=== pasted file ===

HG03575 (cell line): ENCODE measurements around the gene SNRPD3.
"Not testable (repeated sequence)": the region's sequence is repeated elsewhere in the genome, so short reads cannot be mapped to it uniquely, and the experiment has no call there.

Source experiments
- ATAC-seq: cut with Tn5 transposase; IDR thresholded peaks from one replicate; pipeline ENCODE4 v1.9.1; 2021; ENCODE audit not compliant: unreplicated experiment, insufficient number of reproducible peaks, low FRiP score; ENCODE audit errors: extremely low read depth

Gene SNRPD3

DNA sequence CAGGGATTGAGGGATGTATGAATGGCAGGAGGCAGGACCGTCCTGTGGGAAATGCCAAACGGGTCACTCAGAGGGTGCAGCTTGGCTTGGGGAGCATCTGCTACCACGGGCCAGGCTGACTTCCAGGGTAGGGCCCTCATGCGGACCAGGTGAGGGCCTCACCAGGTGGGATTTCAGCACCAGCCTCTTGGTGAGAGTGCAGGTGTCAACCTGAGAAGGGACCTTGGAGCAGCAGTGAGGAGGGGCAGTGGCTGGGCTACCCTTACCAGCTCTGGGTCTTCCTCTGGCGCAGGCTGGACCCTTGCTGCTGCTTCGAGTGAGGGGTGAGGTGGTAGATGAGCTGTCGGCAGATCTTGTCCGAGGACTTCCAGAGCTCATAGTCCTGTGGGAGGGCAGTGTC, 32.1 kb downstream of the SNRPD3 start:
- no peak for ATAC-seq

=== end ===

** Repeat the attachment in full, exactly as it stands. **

HG03575 (cell line): ENCODE measurements around the gene SNRPD3.
"Not testable (repeated sequence)": the region's sequence is repeated elsewhere in the genome, so short reads cannot be mapped to it uniquely, and the experiment has no call there.

Source experiments
- ATAC-seq: cut with Tn5 transposase; IDR thresholded peaks from one replicate; pipeline ENCODE4 v1.9.1; 2021; ENCODE audit not compliant: unreplicated experiment, insufficient number of reproducible peaks, low FRiP score; ENCODE audit errors: extremely low read depth

Gene SNRPD3

DNA sequence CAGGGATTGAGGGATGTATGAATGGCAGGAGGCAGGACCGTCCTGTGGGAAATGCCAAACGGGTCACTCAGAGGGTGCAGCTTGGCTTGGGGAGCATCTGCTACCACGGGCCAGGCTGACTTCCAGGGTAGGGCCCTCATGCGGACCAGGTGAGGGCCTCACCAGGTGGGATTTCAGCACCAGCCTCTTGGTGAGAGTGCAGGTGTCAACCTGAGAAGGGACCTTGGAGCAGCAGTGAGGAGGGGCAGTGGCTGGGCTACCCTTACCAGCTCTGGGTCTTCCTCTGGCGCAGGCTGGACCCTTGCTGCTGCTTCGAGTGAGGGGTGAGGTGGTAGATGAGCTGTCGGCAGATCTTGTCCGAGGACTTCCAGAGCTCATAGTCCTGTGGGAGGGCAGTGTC, 32.1 kb downstream of the SNRPD3 start:
- no peak for ATAC-seq